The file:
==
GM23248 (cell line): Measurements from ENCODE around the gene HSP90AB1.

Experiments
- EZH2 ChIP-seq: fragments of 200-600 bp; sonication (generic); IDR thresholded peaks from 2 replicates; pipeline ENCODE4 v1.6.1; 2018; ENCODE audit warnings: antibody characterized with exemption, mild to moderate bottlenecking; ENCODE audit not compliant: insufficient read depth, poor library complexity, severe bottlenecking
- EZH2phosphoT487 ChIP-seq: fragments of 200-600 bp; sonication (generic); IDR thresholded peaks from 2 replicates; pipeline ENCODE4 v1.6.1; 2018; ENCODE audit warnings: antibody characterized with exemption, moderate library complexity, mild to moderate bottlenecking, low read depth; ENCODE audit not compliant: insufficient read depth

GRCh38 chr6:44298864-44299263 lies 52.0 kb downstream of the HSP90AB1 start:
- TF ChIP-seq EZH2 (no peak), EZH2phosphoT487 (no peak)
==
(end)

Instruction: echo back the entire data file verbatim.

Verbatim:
GM23248 (cell line): Measurements from ENCODE around the gene HSP90AB1.

Experiments
- EZH2 ChIP-seq: fragments of 200-600 bp; sonication (generic); IDR thresholded peaks from 2 replicates; pipeline ENCODE4 v1.6.1; 2018; ENCODE audit warnings: antibody characterized with exemption, mild to moderate bottlenecking; ENCODE audit not compliant: insufficient read depth, poor library complexity, severe bottlenecking
- EZH2phosphoT487 ChIP-seq: fragments of 200-600 bp; sonication (generic); IDR thresholded peaks from 2 replicates; pipeline ENCODE4 v1.6.1; 2018; ENCODE audit warnings: antibody characterized with exemption, moderate library complexity, mild to moderate bottlenecking, low read depth; ENCODE audit not compliant: insufficient read depth

GRCh38 chr6:44298864-44299263 lies 52.0 kb downstream of the HSP90AB1 start:
- TF ChIP-seq EZH2 (no peak), EZH2phosphoT487 (no peak)